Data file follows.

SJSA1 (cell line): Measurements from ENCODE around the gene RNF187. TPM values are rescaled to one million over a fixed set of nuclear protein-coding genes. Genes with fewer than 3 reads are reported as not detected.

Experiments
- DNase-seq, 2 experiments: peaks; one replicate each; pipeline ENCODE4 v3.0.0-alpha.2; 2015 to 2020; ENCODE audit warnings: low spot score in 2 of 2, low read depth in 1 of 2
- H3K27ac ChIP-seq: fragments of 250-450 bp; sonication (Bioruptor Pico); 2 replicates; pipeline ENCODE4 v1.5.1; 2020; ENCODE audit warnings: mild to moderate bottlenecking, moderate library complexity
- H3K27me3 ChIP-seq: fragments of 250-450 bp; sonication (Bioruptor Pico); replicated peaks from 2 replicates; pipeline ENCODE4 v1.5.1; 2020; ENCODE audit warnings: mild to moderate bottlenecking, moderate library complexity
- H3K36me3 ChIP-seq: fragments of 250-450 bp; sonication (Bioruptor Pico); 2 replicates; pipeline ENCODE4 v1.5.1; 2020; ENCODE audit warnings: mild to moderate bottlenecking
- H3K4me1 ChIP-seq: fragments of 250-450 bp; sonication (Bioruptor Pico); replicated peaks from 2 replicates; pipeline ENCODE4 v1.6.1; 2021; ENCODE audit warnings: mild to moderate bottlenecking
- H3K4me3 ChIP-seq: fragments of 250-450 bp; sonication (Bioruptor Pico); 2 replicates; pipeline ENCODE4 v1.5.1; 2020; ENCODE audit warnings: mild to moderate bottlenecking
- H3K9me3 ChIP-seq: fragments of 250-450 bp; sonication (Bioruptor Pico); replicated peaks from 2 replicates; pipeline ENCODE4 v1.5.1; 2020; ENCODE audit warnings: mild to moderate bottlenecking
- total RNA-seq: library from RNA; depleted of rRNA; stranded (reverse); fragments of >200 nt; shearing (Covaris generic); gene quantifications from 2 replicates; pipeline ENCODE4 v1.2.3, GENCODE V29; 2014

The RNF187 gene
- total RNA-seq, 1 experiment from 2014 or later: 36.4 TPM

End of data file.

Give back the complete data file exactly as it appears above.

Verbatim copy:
SJSA1 (cell line): Measurements from ENCODE around the gene RNF187. TPM values are rescaled to one million over a fixed set of nuclear protein-coding genes. Genes with fewer than 3 reads are reported as not detected.

Experiments
- DNase-seq, 2 experiments: peaks; one replicate each; pipeline ENCODE4 v3.0.0-alpha.2; 2015 to 2020; ENCODE audit warnings: low spot score in 2 of 2, low read depth in 1 of 2
- H3K27ac ChIP-seq: fragments of 250-450 bp; sonication (Bioruptor Pico); 2 replicates; pipeline ENCODE4 v1.5.1; 2020; ENCODE audit warnings: mild to moderate bottlenecking, moderate library complexity
- H3K27me3 ChIP-seq: fragments of 250-450 bp; sonication (Bioruptor Pico); replicated peaks from 2 replicates; pipeline ENCODE4 v1.5.1; 2020; ENCODE audit warnings: mild to moderate bottlenecking, moderate library complexity
- H3K36me3 ChIP-seq: fragments of 250-450 bp; sonication (Bioruptor Pico); 2 replicates; pipeline ENCODE4 v1.5.1; 2020; ENCODE audit warnings: mild to moderate bottlenecking
- H3K4me1 ChIP-seq: fragments of 250-450 bp; sonication (Bioruptor Pico); replicated peaks from 2 replicates; pipeline ENCODE4 v1.6.1; 2021; ENCODE audit warnings: mild to moderate bottlenecking
- H3K4me3 ChIP-seq: fragments of 250-450 bp; sonication (Bioruptor Pico); 2 replicates; pipeline ENCODE4 v1.5.1; 2020; ENCODE audit warnings: mild to moderate bottlenecking
- H3K9me3 ChIP-seq: fragments of 250-450 bp; sonication (Bioruptor Pico); replicated peaks from 2 replicates; pipeline ENCODE4 v1.5.1; 2020; ENCODE audit warnings: mild to moderate bottlenecking
- total RNA-seq: library from RNA; depleted of rRNA; stranded (reverse); fragments of >200 nt; shearing (Covaris generic); gene quantifications from 2 replicates; pipeline ENCODE4 v1.2.3, GENCODE V29; 2014

The RNF187 gene
- total RNA-seq, 1 experiment from 2014 or later: 36.4 TPM